Sunday, July 26, 2009

New photos online

With a little bit of time to myself this week, I had all sorts of plans for making effective use of the time. In the end, life rather got in the way of my plans and I didn't get anywhere near as much done as I'd wanted to. However, I did at least manage to get a few hundred pictures uploaded that have been hanging around waiting to be shared with the world for a couple of months. As usual, they've all gone up on my Flickr site.

This album is a short one that may in time grow. Before I left Scarborough, I took a couple of PCs apart in order to destroy the hard drives (which is a really difficult thing to do, even with a hammer - they're pretty solid). I found a kind of mysterious beauty in the parts and bits of broken kit so took some pictures of them. It's not an original view I'm sure, but I felt that motherboards and chips resemble streets and cityscapes in miniature and was keen to try and capture that.

I took some shots of cables and wiring today, which I'll add to this album if they come out good enough.

Shortly after my wife and I moved down to Brighton, we spent a sunny Sunday in the rather pleasant village of Rottingdean, just a little further along the coast. While she had some company to keep, I took a wander around the village with my camera.

It was very a quaint place and somewhere that I hadn't really explored much in the past. A real old feel to it, with a sense that time might just have stopped there. It also has a famous windmill up on the hill that overlooks the village, setting itself out as a local landmark.

Her mother is also visiting at the moment, over from Japan. Aside from catching up with family, this also gives us a good opportunity to go out and do some touristy things too. I've chalked up two UK firsts this month.

The first of the above albums is taken from an afternoon spent at the Brighton Carnival 2009. It was a glorious day weatherwise and I'd never seen my hometown's stab at a splendid parade before. Admittedly, this particular version began in 2007 (when I was living in Tokyo), but it seems there have been carnivals in Brighton on and off since 1923.

We had a great vantage point, right near the tail end of proceedings, and got to see the whole thing. I was very impressed with the fabulous costumes that people went past in and we all got swept up in the lively atmosphere.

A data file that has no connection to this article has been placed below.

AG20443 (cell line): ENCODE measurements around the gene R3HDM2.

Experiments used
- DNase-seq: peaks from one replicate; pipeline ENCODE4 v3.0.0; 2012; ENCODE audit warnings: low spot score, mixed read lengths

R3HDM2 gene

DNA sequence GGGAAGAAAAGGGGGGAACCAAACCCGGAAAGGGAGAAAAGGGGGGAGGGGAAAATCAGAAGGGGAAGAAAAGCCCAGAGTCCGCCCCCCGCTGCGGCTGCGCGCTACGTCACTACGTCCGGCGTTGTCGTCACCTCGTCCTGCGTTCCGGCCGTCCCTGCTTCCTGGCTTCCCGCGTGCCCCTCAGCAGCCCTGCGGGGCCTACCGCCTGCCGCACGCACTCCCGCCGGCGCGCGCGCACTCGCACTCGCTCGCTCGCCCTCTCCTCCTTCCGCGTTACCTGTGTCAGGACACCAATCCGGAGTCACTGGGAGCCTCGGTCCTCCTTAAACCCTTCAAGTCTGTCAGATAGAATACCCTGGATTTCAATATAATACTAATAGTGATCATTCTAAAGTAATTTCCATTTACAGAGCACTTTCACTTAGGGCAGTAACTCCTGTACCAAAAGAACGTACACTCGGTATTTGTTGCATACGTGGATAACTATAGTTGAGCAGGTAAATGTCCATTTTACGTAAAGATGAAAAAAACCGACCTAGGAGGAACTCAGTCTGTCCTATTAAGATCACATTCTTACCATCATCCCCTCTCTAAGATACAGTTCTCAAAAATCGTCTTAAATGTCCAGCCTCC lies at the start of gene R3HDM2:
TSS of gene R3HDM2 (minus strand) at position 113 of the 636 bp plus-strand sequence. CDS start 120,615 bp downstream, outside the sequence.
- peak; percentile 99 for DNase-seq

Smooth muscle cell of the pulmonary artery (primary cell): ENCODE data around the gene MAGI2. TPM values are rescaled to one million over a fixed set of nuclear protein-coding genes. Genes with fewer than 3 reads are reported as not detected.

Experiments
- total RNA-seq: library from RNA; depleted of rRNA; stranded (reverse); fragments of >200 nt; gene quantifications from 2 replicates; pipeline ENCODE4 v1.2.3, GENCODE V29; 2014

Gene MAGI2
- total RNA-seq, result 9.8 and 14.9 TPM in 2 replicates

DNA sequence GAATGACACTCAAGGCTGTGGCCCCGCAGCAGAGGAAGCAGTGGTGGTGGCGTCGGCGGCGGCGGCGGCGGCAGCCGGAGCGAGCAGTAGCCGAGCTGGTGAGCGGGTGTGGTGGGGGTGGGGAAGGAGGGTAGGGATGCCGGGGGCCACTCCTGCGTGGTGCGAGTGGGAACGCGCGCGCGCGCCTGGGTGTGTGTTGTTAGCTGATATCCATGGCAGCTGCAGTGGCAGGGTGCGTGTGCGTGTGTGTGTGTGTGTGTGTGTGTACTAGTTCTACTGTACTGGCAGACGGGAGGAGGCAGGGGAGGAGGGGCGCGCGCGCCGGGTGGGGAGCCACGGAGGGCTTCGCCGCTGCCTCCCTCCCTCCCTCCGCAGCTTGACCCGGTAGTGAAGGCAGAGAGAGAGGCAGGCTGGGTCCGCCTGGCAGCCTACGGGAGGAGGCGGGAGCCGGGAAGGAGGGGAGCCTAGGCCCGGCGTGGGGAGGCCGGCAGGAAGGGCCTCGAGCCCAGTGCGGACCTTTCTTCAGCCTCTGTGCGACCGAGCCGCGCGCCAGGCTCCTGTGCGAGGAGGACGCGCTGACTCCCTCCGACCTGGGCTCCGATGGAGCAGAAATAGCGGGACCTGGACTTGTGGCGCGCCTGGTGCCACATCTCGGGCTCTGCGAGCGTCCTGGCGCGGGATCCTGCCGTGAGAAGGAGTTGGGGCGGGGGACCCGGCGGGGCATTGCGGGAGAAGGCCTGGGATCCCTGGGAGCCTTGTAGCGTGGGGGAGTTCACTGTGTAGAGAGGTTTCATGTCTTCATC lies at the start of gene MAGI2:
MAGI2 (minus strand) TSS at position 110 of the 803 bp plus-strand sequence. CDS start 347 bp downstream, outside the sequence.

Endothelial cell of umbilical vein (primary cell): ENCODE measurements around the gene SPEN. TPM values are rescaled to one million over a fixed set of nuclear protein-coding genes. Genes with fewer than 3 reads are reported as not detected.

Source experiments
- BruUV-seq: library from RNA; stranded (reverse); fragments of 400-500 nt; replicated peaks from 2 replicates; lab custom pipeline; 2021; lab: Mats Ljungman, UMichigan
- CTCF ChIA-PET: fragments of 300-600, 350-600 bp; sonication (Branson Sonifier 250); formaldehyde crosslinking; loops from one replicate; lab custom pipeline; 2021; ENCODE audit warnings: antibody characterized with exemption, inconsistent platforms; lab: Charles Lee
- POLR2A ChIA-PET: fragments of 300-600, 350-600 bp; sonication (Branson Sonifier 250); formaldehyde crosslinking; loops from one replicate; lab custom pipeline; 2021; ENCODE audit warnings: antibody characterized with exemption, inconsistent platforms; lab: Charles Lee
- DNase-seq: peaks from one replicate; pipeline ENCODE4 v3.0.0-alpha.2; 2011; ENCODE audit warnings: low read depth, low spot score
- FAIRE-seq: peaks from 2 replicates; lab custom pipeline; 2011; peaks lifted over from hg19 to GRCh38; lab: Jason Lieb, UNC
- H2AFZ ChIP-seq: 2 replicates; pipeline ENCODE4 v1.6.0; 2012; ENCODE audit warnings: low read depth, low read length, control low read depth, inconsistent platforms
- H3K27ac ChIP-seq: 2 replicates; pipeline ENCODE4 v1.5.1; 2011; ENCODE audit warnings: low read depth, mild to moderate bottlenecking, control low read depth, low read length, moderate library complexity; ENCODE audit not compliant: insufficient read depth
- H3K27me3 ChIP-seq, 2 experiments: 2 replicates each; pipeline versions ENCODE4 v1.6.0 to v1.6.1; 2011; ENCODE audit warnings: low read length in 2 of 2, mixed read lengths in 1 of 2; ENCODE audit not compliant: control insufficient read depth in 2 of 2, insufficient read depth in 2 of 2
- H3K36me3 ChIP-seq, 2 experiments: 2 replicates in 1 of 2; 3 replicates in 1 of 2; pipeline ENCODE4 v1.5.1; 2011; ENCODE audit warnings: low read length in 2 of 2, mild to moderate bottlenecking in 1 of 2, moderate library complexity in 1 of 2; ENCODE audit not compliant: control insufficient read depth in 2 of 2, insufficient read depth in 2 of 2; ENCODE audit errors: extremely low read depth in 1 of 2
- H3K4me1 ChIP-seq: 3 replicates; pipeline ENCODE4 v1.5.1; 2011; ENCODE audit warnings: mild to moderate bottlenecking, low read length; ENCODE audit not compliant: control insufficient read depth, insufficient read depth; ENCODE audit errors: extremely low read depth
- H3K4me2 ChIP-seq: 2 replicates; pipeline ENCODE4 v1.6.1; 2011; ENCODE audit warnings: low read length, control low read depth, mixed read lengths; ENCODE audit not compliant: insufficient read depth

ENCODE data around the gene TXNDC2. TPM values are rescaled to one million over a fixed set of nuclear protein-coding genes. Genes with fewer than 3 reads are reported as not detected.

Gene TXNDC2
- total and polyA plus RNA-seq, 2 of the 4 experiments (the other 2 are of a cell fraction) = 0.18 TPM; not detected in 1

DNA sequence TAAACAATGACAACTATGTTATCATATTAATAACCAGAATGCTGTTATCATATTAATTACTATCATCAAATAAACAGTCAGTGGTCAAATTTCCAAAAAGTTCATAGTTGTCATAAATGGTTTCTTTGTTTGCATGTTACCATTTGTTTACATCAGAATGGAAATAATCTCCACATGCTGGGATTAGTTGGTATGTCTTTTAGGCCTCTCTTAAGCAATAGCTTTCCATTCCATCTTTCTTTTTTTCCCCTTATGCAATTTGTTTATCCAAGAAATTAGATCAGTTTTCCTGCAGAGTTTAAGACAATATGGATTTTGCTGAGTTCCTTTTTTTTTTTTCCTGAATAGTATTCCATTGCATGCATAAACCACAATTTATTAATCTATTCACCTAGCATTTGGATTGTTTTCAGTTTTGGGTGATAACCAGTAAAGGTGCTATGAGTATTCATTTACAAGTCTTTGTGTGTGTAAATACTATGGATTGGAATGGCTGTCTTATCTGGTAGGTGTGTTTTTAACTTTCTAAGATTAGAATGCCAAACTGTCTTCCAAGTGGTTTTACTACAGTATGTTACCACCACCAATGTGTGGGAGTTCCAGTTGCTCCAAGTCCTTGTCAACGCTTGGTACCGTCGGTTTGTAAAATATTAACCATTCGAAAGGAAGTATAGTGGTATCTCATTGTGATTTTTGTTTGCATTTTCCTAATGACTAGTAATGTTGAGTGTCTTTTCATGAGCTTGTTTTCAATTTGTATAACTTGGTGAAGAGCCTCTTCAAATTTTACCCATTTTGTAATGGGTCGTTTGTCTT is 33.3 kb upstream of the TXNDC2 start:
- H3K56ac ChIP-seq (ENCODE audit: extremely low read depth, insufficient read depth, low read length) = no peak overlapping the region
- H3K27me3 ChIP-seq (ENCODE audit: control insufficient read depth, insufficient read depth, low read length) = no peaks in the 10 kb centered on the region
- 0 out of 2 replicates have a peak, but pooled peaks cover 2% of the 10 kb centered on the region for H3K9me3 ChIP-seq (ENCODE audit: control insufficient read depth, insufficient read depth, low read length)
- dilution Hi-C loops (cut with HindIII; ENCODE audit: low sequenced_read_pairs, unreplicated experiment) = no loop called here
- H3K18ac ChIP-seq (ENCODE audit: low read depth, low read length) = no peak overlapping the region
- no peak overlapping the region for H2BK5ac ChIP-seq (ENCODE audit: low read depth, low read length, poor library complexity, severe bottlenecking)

Last weekend, we got in the car and trooped off to Britain's best-known contribution to world heritage - the mighty Stonehenge. Again somewhere I'd never been, it was pretty impressive. More in a conceptual sense and a 'How did they do that?' sort of way I suppose, because when you get there it really is just a stone circle on an open plain surrounded by hordes of tourists. Mind you, on the stone circle front, there's not really anything else to beat it!

Not too far away from this country's most ancient piece of heritage was Avebury, another set of standing stones from roughly the same era. There were far fewer people there and the stones were more spread out, but it was a great little add-on for the day out. Pictures from both places can be found in the album above.

One more before calling it a day. The Brighton album has now almost doubled in size, with the addition of several new shots taken from this year's Brighton Festival and some summer beach fun too.

If you like any of the pictures, do please feel free to head over to the page and leave a comment - all input is much appreciated!

Sunday, July 12, 2009

Brighton Carnival 2009

Yesterday's post was intended to be short, snappy and completed in next to no time - got to get me into the habit of blogging more often yet wasting less time when I actually do write something. In the end however, it actually took me about an hour and a half, which was far too long! As I'd like to have a little more community action around this blog, I realise it needs a little more input from me, so the art of writing snappier posts more regularly is definitely something I'll have to get sorted out.

I visited Brighton Carnival today, along with my wife and mother-in-law. It was the first one I've seen in Brighton and it was great fun - so lively. I don't think there used to be one when I lived here before, so it makes for a very welcome addition to the city's calendar. Who needs Notting Hill or Rio de Janeiro when Brighton Seafront's got it all (well, Rio might be nice)?

Following are a selection of photos from the day. This is turning out to be a great summer.

A reveller in bright costume, early on in the parade

Somehow based around a deck of cards...a fabulous outfit

No carnival is complete without a little input from death

Brighton + Carnival = 'Green Floats'

Spread those wings

The Brighton School Of Samba makes their presence felt

A carnival queen

Clown on a unicycle

Kids street dancing

One group makes it an anti-smoking campaign...

...and really gives it some with their message

Tiger kids with drums in orange

...and it's pretty damned proud of that fact too!

The 'Wow! factor' starts raising on the costumes front

Now that one's really quite spectacular